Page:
The environment during a child’s first years of life has a major impact on their life outcomes. Therefore, positive experiences in early childhood have a critical effect on development. According to the research, the type of education children receive, the age at which they enter a preschool framework, and the time they spend in the framework are significant factors in determining the opportunities for cognitive, social, and emotional development. The characteristics of the preschool frameworks are also an important factor in child development since they affect the physical and social environment in which children grow up. There is a consensus in the literature regarding the contribution of attendance at a high-quality early childhood education and care (ECEC) framework from birth to age 3 and from ages 3 to 6 to the development of cognitive and non-cognitive abilities. Studies have also shown that attending a high-quality ECEC framework makes an even larger contribution to child development among weaker socioeconomic groups and can help to narrow academic and occupational gaps later in life.
While studies of the relationship between early childhood education and future achievement focus primarily on ages 3–6, the current study looks at children from birth to age 3 – the years that are most critical to child development. The study looks— for the first time — at the relationship between attendance at an ECEC framework from birth to age 3 and achievement on reading comprehension tests in Grade 4 in Israel.
As a result of the high fertility rate in Israel, the percentage of children within the population is one of the highest in the world; attendance rates of young children in preschool frameworks are also among the highest. However, the existing data on ECEC frameworks for young children up to the age of 3 indicate that they are, on average, of poor quality. This study looks at the contribution of attending an ECEC framework from birth to age 3 on academic achievement, despite their low quality on average, and the effect of duration of attendance on cognitive development, as reflected in later academic achievements. Furthermore, the study examines differences between Jews and Arabs and differences that can be attributed to socioeconomic status. The researchers utilized data from the PIRLS test carried out in 2016 (the last one carried out in Israel), which tested the reading comprehension of 3,000 nativeborn Israeli students.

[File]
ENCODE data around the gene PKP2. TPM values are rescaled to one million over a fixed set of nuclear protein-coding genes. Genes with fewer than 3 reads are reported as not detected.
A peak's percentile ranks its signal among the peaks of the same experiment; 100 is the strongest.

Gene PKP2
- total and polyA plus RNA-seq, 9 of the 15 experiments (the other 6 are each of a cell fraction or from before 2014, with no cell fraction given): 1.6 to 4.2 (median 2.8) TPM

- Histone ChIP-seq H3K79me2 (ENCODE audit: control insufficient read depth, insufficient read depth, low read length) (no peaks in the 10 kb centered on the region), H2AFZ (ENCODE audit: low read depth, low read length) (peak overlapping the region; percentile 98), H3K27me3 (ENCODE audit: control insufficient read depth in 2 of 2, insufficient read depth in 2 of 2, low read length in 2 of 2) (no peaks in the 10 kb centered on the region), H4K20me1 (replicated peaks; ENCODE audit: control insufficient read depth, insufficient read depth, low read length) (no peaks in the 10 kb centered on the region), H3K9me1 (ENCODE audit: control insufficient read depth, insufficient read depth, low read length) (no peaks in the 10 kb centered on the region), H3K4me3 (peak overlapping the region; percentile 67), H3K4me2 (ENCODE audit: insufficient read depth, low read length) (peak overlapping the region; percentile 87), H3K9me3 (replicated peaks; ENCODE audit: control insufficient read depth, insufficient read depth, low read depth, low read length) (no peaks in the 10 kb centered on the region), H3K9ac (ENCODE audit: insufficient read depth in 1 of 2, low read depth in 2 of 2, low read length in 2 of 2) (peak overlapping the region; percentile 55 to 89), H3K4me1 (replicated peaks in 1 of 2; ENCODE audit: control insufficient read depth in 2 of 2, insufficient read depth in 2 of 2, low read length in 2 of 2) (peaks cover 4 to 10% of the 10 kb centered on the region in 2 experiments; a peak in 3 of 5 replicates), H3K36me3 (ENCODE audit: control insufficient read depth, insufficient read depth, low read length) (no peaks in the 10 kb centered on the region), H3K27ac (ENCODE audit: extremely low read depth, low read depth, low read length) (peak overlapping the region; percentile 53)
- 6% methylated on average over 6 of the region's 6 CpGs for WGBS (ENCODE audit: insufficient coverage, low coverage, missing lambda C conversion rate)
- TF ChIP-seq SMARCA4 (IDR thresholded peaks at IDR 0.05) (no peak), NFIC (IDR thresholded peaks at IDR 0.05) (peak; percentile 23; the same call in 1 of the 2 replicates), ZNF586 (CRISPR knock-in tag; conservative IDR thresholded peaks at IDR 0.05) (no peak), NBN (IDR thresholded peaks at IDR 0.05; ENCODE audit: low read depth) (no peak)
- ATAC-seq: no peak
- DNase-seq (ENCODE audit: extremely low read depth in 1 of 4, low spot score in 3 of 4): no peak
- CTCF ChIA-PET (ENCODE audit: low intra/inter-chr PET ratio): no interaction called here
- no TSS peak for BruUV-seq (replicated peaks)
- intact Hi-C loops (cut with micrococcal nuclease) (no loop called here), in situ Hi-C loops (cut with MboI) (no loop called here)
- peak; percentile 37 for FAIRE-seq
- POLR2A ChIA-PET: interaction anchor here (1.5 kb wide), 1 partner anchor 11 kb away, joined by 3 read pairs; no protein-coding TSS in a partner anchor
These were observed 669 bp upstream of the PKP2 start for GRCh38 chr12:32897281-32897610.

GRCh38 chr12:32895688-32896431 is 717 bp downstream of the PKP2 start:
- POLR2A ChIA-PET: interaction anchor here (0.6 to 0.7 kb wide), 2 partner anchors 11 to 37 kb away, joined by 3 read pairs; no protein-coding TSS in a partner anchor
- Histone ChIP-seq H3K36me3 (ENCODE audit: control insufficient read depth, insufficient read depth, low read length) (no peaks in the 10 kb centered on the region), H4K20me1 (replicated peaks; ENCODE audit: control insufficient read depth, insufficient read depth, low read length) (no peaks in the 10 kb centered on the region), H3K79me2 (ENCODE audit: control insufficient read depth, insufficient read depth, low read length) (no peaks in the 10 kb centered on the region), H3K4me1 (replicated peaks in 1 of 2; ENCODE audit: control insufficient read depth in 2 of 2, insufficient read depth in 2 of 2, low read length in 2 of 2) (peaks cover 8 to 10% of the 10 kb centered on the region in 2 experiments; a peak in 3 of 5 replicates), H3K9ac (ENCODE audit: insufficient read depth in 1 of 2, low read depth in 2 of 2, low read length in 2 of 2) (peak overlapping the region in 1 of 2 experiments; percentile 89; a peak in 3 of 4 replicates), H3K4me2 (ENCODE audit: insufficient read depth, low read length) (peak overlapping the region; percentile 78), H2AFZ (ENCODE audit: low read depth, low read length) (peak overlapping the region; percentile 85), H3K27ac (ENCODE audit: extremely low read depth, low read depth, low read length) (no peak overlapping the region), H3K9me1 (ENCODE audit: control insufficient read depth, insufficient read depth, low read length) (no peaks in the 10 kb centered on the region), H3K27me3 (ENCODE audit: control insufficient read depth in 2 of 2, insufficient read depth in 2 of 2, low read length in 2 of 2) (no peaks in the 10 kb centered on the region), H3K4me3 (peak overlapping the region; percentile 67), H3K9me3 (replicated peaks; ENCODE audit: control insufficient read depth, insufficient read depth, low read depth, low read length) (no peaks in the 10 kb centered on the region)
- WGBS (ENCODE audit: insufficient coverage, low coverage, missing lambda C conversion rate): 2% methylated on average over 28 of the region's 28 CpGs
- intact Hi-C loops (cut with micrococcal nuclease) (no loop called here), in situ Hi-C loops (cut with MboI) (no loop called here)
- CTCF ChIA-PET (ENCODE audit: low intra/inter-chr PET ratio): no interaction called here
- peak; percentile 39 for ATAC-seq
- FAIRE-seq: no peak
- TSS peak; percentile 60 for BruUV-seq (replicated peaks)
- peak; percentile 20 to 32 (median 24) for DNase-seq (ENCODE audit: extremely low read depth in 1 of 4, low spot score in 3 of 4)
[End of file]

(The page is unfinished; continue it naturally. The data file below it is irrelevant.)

Findings of the research
- The research shows that when controlling for family background, the achievements of children who attended an ECEC framework from birth to age 3 are no different than those of children who did not attend; this is in contrast to the positive relationship found in many studies between participation in early childhood education at ages 3–6 and future academic achievement. This is true for both Jews and Arabs and no difference was found based on socioeconomic status. The researchers hypothesize that this finding reflects the prevailing poor quality of early childhood education frameworks for this young age group, which, for the most part, were not under State supervision until recently.
- While the rate of attendance among Jews and Arabs of ECEC frameworks for ages 3–6 are quite similar (98% and 96%), for the younger age group (birth to age 3), the difference is significant: 90% vs 46%, respectively. In other words, the rate of attendance of Jewish children up to age three is almost double that of Arab children of the same age.
- The rate of enrollment in ECEC frameworks for the youngest children increases with socioeconomic status (as measured by the mother’s level of education and the father’s occupation), while in the case of frameworks for ages 3–6 there is no difference according socioeconomic status.
- Among Arabs, the share of children of mothers with an academic education who attended frameworks from birth to age 3 was almost double that of children of mothers without an academic education (67% vs 36%), while among Jews, the difference was small (93% vs 88%). For children ages 3–6 attending preschool frameworks, there were no differences according to the mother’s education level.
- The data show a large difference in average scores on the PIRLS test between Jews and Arabs, part of which can apparently be explained by socioeconomic status. The share of mothers with an academic education among Jews is almost double that among Arabs, as is the case for the share of Jewish fathers who are in professional or managerial occupations.
The research was generously supported by the Beracha Foundation, the Bernard van Leer Foundation, and Yad Hanadiv.